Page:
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Bacterial filamentation as a survival strategy: a goldmine for the discovery of new cell division regulators

2010: $100,000
2011: $100,000
2012: $100,000

Project Member(s):
Burke, C., Harry, E.

Funding or Partner Organisation:
Australian Research Council (ARC Discovery Projects)

Start year:

Traditionally, long, undivided cells, called filaments, were considered the over-stressed and dying members of a bacterial population. However, accumulating evidence from unrelated areas of bacterial biology has strikingly converged on a similar theme: that filamentation is a vital survival strategy for bacteria to avoid consumption and killing by eukaryotic cells. This project mines the diversity of bacteria that use this strategy in both clinical and ecological niches to identify the proteins and molecules that regulate this important developmental process. An understanding of these cell division control mechanisms is likely to provide novel and improved anti-infective strategies.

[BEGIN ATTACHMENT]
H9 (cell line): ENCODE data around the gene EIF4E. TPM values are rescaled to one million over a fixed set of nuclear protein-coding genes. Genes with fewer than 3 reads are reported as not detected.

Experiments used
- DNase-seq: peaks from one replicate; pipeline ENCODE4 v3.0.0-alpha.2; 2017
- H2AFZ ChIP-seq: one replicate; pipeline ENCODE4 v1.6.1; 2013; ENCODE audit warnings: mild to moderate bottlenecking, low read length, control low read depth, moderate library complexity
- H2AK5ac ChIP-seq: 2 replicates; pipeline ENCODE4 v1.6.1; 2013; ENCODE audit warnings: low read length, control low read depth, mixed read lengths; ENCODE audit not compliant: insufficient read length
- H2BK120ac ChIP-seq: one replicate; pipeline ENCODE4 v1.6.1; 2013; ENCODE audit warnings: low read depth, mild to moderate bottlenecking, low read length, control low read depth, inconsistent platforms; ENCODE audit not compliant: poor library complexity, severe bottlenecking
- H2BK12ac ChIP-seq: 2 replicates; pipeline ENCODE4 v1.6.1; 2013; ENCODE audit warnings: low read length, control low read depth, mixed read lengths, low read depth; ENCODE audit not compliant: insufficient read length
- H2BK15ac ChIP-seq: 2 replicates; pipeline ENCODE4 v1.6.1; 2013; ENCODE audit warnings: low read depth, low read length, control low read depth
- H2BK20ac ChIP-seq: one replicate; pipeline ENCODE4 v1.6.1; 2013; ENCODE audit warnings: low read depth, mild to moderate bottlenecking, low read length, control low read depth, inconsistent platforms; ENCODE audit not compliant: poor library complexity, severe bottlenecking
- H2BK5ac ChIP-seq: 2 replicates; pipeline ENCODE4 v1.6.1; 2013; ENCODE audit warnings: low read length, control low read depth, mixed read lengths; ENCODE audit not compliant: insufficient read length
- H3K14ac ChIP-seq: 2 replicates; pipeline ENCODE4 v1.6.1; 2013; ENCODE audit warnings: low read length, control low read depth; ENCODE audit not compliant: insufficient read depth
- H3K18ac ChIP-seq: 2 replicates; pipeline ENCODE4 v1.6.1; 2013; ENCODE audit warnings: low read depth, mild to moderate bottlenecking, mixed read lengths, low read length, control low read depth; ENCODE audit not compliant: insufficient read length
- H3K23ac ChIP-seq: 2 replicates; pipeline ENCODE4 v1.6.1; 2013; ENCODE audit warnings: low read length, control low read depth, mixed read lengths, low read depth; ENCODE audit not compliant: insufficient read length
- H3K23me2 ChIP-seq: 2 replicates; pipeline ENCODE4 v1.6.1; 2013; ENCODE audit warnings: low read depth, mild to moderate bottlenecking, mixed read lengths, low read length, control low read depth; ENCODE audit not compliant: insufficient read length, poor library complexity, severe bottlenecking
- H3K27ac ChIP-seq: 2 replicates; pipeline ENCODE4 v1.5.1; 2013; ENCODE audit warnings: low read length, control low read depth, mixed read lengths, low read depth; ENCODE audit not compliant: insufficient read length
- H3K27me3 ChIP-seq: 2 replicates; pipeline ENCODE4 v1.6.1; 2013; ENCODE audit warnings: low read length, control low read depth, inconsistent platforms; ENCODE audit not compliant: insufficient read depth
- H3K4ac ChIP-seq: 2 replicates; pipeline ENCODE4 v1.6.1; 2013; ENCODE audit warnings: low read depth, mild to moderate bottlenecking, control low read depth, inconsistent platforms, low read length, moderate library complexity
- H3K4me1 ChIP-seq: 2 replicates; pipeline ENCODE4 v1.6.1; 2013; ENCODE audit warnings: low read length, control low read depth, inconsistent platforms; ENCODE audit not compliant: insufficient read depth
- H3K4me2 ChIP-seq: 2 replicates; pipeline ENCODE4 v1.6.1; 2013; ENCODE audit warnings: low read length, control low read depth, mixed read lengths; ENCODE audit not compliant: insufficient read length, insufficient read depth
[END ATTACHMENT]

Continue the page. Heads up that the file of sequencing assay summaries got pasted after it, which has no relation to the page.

Microbiology; Bacteria; Cell Division; Antibacterials;

FOR Codes:
Bacteriology, Microbial Ecology, Teacher and Instructor Development, Infectious Diseases